Shattered Politics #21: Kisses For My President (dir by Curtis Bernhardt)


If there’s anyone who deserves to be the subject of a big budget biopic, it’s Victoria C. Woodhull.  Back in the 19th century, at a time when women were not even allowed to vote, Victoria C. Woodhull was not only the first woman to ever work as a stockbroker but also the first to ever found her own newspaper.  A fierce advocate for women’s right and free love, Victoria Woodhull was also the first woman to ever run for President.  She was nominated in 1872 by the Equal Rights Party and, for the crime of trying to cast a vote for herself, she spent election day in jail.

Since that day, many more women have run for President but none have been elected.  Since 1984, two women have received major party nominations for vice president but neither came close to being elected.  Since 1964, Margaret Chase Smith, Shirley Chisholm, Patsy Mink, Ellen McCormack, Patricia Schroeder, Elizabeth Dole, Carol Mosely-Braun, Michele Bachman, and Hillary Rodham Clinton have all campaigned for the presidential nomination of one of the two major political parties but none of them have been nominated.

I do believe that a woman will be elected President within my lifetime.  In fact, it could even happen in 2016.  But until then, the only place where you can find a female President is on TV and in the movies.

Take, for instance, today’s final entry in Shattered Politics, the 1964 film Kisses For My President.  This may very well have been the very first movie to feature a woman as President.  Needless to say, in 1964, this idea was considered so outrageous that it had to be played for laughs.

Kisses For My President starts with an image of hundreds of women chanting “We want Leslie!”  We get a shot of Fred MacMurray looking out over the crowd.  The next scene, the new President is being sworn in.  We start with a close-up of the chief justice reciting the oath of office to “Leslie Harrison McCloud.”  The camera pans over to Fred MacMurray, listening intently.  However, just when 1964 audiences were expecting MacMurray to swear to uphold the constitution, the camera pans yet again, over to …. Polly Bergen!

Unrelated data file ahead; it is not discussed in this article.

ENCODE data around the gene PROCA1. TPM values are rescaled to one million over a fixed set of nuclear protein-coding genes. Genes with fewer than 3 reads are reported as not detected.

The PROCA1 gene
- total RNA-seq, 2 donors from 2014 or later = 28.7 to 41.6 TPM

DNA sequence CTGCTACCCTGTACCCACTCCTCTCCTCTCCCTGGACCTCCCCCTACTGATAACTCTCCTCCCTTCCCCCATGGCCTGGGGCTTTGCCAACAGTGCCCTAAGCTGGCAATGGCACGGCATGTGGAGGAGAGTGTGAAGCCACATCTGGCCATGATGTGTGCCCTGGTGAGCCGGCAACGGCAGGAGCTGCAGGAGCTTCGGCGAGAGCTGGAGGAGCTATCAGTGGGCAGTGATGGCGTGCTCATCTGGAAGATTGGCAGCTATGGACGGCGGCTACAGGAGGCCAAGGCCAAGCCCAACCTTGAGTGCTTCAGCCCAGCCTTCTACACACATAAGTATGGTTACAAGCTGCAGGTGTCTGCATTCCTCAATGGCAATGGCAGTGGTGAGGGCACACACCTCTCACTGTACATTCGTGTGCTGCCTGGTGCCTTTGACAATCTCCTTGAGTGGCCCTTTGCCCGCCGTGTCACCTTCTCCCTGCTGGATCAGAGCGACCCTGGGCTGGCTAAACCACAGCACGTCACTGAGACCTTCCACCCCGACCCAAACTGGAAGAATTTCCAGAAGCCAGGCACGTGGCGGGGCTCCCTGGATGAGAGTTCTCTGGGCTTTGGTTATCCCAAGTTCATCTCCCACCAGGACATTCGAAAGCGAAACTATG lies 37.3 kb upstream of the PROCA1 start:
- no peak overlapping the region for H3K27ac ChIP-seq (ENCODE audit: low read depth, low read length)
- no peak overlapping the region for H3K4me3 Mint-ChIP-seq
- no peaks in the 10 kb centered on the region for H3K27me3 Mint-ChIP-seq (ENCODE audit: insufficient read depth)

“OH MY GOD!” audiences in 1964 gasped, “LESLIE McCLOUD IS A WOMAN!”

That’s right.  Polly Bergen is playing President Leslie McCloud and Fred MacMurray is playing her husband, Thad.  As the film makes apparent in its opening scenes, Thad is not quite sure what his role is supposed to be.  He has an office in the White House but it’s just so … feminine!  And it’s full of painting of previous first ladies who were all ladies!  And, at one point, Thad even imagines a picture of himself wearing a lady’s hat!

Oh my God!

Now, to be fair to the movie, Polly Bergen does get a few scenes where she shows herself to be a strong President.  There’s a great scene where she coolly dismisses a condescending senator (Edward Andrews) who suggests that, as a woman, Leslie might not be up to the task of standing up to America’s enemies.  It’s a brief scene but it’s a good one.

But, ultimately, it’s impossible to ignore the fact that Kisses For My President, a film about the first female President, is mostly interested in how Thad handles being “first gentleman.”  It’s a film that imagines a historic moment for women and then focuses on what it would mean for one man.

How 1964!

On the one hand, Kisses For My President is a dated comedy that runs way too long and tries to get too much mileage out of one joke (i.e., Fred MacMurray looking confused).  However, the film also features a great performance from Eli Wallach.  Playing a strutting dictator named Vasquez, Wallach is a lot of fun and the scenes where MacMurray shows him around Washington are the best in the film.  I also appreciated the fact that the President’s daughter reacts to the restrictions of living in the White House by dating a guy that she knows her parents will hate, largely because I would have done the same thing in her situation.

I’m a little bit torn on the ending of Kisses For My President.  (Should I spoil it?  No, I don’t think I will.)  On the one hand, it’s outrageously sexist and seems to suggests that Leslie — despite being a strong President during the few times we actually get to see her doing the job — should have been content to just be a wife and mother.  On the other hand, it’s one of those endings that would seem to perfectly capture the dominant culture of the time when the film was made.  So, it has some worth from a historical point of view.

When last I checked, Kisses For My President is currently available for free on YouTube. The film is interesting as a historical document if nothing else.